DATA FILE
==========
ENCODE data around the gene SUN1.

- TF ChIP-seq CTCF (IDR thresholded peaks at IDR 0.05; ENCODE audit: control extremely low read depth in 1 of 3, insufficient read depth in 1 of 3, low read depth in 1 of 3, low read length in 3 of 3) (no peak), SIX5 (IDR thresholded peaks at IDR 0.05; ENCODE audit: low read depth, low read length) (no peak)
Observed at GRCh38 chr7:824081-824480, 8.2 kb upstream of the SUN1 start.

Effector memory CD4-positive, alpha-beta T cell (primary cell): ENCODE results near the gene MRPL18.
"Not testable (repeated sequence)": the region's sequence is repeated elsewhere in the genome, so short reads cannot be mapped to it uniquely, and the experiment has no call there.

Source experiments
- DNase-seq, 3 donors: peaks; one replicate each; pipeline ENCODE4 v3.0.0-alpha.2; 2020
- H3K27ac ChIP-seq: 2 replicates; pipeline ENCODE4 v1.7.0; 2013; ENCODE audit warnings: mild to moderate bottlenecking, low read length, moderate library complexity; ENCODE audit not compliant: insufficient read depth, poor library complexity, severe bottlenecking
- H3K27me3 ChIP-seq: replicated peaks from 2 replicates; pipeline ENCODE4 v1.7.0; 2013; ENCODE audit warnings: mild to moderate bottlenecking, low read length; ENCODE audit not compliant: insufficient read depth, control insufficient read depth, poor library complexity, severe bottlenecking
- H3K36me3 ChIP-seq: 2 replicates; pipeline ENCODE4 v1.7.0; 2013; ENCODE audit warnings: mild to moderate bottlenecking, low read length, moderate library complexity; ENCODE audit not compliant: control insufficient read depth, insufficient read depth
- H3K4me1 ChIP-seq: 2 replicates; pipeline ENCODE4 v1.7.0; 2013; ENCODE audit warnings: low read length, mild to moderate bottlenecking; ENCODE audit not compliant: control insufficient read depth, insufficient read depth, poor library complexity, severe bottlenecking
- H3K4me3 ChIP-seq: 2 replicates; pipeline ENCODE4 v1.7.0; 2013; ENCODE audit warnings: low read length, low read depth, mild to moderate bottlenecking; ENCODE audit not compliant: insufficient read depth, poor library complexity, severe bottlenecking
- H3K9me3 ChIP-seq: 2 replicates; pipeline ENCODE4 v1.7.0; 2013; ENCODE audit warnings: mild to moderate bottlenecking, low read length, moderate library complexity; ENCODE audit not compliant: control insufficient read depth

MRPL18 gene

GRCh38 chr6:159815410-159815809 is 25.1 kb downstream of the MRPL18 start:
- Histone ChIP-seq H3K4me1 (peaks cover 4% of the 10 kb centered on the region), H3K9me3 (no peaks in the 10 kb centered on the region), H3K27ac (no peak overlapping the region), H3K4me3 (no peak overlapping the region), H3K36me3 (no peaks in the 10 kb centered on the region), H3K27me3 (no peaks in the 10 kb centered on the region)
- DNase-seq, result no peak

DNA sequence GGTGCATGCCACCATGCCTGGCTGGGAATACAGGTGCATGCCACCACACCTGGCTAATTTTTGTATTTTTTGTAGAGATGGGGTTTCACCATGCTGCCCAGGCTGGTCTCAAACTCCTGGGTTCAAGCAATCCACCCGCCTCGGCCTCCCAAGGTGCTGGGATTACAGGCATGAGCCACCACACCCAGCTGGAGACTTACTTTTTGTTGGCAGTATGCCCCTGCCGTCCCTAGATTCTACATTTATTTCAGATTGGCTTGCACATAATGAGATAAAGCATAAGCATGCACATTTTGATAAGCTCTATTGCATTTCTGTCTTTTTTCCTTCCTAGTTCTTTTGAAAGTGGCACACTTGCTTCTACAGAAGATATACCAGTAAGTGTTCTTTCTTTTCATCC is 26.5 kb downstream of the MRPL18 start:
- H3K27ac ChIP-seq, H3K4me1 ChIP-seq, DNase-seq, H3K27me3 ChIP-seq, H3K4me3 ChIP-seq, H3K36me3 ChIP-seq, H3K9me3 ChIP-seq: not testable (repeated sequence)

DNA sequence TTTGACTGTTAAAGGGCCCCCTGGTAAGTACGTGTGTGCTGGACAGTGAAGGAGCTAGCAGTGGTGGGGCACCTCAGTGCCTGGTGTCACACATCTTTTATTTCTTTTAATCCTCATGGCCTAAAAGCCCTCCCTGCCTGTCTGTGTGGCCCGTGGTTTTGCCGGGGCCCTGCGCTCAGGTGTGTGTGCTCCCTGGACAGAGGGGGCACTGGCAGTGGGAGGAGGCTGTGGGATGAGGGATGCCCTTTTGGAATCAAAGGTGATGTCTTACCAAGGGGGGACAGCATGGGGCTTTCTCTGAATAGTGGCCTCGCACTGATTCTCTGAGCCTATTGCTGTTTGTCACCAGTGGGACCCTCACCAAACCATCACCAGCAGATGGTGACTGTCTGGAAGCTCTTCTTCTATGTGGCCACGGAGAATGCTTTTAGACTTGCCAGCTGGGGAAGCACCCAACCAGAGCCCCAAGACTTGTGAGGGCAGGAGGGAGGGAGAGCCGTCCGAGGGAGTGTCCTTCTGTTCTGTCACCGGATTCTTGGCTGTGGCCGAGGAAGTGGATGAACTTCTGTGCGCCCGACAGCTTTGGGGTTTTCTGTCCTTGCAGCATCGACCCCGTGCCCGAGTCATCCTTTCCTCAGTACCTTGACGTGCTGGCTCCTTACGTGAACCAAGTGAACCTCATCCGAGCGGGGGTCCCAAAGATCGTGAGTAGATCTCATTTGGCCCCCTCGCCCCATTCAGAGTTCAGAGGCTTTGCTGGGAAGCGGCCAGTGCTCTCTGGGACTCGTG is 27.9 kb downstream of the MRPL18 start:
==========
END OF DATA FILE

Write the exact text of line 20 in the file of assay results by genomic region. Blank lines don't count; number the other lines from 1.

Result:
DNA sequence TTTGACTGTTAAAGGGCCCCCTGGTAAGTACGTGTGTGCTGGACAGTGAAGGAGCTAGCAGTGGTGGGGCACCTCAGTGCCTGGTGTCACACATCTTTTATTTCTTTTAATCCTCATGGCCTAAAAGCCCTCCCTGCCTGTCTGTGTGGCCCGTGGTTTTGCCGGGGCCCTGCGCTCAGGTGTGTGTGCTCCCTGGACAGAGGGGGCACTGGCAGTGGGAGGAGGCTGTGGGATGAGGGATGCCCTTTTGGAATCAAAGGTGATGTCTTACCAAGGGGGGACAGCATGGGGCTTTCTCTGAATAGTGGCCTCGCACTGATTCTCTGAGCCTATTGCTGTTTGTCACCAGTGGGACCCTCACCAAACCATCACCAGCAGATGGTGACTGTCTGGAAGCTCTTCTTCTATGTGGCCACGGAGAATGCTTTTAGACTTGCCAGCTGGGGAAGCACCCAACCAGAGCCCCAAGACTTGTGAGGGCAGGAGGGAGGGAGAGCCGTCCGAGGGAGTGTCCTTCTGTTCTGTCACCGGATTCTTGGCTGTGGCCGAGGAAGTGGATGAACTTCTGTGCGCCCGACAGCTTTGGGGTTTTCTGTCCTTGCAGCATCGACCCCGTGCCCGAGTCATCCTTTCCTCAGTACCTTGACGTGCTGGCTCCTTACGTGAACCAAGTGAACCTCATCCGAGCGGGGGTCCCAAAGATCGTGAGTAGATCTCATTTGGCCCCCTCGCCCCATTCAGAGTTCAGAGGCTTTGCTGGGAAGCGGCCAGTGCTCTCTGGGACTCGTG is 27.9 kb downstream of the MRPL18 start: